Queer families have radical potential. Why pretend that they don’t? Why embrace the “we’re just like you” rhetoric when research is indicating that we’re not necessarily, in a lot of really good ways. For instance, children raised by parents in same-sex relationships are less likely to adhere to normative (and problematic) gender practices and ideologies. Judith Stacey and Timothy Biblarz comprehensively review studies on families headed by same-sex parents (primarily lesbian families) and find that boys from these families tend to be less aggressive and more nurturing. Girls in these families are more likely to aspire to non-stereotpyically feminine careers (doctors, lawyers, engineers and astronauts). Boys in these families tend to have sex at later ages and girls are less sexually constrained than children from heterosexual families.*** To my mind, when queers reproduce, we are raising a revolution, and it’s not clear that we should hide that fact behind a “we’re just like you” rhetoric.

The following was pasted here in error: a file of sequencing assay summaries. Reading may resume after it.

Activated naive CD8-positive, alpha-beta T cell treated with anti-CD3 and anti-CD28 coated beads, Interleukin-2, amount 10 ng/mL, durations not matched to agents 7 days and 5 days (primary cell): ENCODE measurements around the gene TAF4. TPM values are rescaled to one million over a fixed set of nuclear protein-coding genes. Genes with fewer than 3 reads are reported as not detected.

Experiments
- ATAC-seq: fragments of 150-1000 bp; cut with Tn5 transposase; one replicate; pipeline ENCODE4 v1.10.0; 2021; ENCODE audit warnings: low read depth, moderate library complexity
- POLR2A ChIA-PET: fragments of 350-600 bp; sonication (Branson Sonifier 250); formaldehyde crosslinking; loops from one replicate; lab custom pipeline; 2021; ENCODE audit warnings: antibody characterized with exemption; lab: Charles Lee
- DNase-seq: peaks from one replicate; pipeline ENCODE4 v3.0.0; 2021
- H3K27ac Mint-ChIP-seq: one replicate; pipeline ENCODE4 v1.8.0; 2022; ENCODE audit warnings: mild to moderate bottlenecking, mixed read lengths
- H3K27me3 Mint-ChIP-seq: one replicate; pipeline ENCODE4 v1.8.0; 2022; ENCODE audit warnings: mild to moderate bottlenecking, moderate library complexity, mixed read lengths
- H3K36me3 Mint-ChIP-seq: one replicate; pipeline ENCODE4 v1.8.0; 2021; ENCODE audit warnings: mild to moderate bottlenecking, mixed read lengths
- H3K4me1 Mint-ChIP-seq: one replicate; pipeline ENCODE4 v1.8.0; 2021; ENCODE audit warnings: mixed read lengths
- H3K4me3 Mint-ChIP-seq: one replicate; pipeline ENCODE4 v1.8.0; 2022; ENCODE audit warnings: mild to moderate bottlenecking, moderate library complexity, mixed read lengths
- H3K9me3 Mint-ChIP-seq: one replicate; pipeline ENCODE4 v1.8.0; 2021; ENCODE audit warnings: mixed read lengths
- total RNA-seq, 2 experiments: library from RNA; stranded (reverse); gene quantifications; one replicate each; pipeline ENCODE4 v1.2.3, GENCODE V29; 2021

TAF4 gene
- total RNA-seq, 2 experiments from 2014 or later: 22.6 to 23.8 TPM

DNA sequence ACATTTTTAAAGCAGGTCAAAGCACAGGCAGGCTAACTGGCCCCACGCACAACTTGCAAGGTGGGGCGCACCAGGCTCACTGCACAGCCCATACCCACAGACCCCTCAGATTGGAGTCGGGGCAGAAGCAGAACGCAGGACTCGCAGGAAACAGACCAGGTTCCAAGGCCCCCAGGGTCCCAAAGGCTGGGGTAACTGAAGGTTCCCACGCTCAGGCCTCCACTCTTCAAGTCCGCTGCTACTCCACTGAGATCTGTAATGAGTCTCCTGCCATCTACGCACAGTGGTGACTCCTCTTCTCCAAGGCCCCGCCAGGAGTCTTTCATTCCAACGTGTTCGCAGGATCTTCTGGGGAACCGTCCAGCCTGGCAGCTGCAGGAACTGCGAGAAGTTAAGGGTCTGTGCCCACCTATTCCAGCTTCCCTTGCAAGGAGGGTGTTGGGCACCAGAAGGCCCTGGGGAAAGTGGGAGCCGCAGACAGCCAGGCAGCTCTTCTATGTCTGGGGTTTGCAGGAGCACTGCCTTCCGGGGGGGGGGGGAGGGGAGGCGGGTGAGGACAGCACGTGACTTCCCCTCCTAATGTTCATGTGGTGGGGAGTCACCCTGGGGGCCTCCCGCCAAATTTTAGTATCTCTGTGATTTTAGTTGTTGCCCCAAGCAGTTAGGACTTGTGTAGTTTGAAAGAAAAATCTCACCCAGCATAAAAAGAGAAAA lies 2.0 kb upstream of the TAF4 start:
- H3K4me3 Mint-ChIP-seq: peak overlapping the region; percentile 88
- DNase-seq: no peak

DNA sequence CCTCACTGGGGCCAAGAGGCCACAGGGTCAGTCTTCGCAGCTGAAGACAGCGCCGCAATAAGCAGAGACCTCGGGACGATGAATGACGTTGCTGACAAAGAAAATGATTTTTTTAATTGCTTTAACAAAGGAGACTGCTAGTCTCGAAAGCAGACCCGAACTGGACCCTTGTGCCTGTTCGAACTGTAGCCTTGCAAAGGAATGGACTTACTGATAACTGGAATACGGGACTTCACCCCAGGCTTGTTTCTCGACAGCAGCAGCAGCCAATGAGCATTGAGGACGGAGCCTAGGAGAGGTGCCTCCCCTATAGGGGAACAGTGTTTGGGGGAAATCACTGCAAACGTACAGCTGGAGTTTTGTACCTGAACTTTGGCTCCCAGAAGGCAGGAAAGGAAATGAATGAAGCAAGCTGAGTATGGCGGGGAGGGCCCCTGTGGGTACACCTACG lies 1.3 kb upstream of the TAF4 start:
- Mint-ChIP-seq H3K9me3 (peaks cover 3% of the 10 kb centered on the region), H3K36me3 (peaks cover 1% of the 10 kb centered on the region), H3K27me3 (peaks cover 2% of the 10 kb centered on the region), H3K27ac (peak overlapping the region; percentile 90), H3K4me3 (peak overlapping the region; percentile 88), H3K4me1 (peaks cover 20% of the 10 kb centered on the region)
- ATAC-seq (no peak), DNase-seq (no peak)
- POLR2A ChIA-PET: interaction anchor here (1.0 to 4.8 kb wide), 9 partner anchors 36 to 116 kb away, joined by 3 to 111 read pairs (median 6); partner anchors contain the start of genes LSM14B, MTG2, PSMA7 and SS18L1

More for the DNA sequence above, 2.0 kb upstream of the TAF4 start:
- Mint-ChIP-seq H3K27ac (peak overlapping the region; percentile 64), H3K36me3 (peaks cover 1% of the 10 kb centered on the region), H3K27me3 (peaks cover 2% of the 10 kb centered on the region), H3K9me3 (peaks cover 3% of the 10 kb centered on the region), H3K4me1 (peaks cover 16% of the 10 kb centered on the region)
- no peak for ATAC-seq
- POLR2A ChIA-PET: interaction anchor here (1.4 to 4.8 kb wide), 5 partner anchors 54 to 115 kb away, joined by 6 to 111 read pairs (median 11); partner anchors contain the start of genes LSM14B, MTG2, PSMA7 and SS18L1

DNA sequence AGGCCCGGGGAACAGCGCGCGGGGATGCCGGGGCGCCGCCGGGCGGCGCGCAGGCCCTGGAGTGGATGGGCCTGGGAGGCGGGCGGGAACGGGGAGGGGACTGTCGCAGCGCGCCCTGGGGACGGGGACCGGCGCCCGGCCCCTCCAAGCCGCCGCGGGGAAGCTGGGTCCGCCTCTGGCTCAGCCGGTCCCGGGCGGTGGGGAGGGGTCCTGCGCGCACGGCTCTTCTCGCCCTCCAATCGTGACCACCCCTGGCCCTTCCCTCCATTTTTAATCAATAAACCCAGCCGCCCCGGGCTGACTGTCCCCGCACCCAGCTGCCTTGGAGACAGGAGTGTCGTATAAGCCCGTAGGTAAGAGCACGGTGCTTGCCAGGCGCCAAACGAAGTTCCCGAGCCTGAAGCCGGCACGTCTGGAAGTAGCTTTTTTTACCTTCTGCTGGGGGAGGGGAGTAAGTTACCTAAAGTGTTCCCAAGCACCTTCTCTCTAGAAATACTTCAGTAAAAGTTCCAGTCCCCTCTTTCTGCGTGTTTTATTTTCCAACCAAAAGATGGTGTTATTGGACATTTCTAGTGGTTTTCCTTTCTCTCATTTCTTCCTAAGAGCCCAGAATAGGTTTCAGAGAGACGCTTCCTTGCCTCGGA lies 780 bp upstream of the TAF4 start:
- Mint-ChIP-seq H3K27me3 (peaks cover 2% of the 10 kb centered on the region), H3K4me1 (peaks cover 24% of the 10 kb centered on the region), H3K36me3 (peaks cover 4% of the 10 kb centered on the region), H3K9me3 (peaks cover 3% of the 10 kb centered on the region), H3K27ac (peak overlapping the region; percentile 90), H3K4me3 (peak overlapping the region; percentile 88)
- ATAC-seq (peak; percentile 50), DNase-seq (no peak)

Similarly, in these discussions do we really want to reify the notion that reproduction is necessarily related to sexuality and that sex is something that is/should happen between two (and only two) monogamous people who are in love? These grocery store discussions provide the opportunity to highlight the myriad ways babies get made and their potential for disrupting heteronormative notions of families where children have two biological parents of different sexes. They can also challenge the increasingly visible homonormative narrative of family making (as portrayed by the popular tv show Modern Family and discussed here). These sorts of discussions could highlight the fact that children could have multiple parents/caretakers/relatives, of a variety of sexes and/or genders with a variety of biological and social relationships with each. Discussions could also introduce the idea that children can also be created in wide variety of ways, between friends, with or without genital contact, through the procurement of a jar of sperm, with or without one’s own egg or sperm, and the often humorous discussions future parents engage in when trying to determine how to go about building a family for which there is not a blueprint. The important thing about these responses is that they can challenge typical assumptions about families, childrearing, childmaking, sexuality, and relationships such that they bring to the forefront the radical possibilities of queer families.